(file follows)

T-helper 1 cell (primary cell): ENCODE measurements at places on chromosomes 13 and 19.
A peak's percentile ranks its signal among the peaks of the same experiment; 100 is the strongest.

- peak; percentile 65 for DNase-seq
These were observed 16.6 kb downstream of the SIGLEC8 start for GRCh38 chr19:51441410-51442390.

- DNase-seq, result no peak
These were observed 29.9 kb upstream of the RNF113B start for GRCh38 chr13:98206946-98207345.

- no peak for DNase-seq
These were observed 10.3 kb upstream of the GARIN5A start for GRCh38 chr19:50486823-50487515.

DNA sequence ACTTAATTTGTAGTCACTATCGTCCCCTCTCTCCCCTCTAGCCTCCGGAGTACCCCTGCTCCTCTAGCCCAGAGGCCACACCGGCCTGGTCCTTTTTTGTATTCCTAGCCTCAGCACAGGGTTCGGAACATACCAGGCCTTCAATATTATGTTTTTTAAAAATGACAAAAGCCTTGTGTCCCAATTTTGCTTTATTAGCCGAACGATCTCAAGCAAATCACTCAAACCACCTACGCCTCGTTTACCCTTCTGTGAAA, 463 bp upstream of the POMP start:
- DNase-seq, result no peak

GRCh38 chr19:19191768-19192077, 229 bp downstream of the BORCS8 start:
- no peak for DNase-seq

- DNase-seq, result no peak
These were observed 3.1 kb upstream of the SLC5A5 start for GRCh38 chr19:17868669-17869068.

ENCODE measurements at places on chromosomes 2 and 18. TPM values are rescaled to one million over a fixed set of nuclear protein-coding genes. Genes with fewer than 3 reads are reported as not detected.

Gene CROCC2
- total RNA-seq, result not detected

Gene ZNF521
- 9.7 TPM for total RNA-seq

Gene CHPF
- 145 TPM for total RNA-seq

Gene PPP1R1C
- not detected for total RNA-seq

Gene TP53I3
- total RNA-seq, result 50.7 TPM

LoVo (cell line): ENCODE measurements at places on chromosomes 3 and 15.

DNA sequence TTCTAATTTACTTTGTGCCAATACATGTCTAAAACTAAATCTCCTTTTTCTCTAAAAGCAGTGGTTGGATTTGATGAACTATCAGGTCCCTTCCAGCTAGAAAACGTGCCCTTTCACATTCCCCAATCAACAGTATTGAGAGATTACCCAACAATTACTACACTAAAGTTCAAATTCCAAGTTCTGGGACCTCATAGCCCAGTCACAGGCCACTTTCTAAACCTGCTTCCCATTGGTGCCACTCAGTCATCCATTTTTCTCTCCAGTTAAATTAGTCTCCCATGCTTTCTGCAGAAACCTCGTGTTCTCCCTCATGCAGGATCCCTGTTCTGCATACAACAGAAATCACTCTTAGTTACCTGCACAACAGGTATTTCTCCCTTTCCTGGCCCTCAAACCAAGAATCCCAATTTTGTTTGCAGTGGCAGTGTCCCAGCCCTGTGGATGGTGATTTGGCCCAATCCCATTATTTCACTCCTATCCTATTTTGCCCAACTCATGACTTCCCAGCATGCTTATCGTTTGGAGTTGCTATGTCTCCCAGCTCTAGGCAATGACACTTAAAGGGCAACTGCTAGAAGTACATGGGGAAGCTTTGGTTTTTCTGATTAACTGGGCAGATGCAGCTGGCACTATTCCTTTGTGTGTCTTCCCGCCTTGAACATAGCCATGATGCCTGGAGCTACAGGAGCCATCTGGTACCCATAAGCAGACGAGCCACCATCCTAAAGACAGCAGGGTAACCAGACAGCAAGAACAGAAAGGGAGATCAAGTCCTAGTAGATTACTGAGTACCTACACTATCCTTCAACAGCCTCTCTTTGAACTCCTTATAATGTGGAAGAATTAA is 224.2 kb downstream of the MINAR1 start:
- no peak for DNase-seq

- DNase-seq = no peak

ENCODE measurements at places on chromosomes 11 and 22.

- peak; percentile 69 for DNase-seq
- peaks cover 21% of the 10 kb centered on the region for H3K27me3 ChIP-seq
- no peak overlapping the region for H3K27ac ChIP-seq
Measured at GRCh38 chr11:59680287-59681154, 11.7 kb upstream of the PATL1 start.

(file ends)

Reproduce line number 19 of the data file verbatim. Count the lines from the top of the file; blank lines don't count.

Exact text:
- 9.7 TPM for total RNA-seq